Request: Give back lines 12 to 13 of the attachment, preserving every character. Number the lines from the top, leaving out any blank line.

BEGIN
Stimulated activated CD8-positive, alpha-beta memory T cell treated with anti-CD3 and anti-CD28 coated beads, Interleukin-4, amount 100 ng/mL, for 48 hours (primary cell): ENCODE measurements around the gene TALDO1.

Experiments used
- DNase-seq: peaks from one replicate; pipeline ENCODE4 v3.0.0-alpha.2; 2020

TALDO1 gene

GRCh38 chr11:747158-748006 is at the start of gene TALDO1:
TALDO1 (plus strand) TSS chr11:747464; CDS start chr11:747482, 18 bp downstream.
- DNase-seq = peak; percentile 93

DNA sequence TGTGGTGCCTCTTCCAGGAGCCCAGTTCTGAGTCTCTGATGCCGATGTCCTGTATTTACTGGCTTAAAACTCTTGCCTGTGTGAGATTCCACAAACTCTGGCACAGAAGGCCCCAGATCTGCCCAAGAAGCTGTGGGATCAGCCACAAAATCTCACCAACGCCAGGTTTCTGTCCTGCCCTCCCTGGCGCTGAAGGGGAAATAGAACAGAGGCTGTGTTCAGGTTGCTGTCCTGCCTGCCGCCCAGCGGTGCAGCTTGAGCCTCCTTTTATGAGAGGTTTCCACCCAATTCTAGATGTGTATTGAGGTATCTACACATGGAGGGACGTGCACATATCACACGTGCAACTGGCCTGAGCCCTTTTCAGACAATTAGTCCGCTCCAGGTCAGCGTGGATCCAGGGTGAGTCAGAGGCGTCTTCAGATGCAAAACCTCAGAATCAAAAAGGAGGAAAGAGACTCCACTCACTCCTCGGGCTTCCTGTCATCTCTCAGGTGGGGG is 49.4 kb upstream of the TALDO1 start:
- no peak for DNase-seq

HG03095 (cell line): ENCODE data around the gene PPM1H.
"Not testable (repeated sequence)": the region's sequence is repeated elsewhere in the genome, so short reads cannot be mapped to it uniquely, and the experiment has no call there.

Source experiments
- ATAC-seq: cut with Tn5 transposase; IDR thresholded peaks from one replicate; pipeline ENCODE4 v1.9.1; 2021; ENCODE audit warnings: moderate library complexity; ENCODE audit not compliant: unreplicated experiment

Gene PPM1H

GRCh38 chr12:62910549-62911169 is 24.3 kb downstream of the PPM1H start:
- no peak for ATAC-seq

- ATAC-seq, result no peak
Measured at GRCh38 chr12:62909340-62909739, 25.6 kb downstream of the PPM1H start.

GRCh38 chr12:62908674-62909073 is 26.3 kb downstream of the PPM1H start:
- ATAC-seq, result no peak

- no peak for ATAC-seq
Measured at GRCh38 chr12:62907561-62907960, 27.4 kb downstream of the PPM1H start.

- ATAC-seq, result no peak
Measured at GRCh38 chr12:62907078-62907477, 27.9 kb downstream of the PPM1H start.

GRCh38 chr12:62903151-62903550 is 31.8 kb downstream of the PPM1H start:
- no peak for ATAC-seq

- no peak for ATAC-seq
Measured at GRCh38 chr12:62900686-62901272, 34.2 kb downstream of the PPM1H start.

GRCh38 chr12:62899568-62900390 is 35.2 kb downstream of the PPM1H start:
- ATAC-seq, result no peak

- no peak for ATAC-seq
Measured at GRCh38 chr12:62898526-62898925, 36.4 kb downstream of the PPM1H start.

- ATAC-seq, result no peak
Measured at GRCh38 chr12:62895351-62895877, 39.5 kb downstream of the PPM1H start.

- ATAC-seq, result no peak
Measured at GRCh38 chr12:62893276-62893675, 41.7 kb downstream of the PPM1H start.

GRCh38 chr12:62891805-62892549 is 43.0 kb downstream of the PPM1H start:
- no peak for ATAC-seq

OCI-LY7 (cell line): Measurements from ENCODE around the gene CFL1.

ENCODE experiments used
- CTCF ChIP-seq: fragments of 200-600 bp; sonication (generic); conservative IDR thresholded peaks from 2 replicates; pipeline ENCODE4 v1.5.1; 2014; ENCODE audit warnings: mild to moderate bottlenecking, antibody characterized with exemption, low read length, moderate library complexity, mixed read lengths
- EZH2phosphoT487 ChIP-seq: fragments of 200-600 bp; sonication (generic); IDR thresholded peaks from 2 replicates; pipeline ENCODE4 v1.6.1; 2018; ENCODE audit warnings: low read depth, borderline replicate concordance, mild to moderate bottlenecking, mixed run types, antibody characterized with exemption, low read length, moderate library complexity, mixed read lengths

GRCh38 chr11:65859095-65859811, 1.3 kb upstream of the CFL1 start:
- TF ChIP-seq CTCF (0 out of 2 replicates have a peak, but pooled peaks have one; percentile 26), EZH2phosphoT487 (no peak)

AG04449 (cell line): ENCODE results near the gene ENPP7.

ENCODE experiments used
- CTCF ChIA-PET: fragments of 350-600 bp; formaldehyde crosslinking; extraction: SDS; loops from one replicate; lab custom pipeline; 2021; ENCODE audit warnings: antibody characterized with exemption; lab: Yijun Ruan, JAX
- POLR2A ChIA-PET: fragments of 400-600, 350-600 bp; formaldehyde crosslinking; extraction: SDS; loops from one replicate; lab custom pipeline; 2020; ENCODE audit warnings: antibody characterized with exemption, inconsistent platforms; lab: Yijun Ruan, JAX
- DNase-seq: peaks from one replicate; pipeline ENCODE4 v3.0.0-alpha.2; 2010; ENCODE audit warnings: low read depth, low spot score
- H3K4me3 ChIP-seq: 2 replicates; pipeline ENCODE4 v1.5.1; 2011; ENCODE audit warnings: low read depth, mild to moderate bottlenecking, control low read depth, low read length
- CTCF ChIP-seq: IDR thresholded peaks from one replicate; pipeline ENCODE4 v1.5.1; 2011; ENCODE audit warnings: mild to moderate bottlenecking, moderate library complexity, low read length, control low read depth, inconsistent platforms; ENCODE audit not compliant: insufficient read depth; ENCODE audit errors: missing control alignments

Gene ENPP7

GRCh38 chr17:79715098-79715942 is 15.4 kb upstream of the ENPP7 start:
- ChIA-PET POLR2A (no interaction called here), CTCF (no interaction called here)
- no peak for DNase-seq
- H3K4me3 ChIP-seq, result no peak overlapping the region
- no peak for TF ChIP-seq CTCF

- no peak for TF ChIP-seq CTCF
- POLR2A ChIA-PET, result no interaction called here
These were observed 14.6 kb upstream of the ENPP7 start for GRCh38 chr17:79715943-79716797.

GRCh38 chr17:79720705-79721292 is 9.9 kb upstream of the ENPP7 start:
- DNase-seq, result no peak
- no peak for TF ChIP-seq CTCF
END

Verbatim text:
Source experiments
- ATAC-seq: cut with Tn5 transposase; IDR thresholded peaks from one replicate; pipeline ENCODE4 v1.9.1; 2021; ENCODE audit warnings: moderate library complexity; ENCODE audit not compliant: unreplicated experiment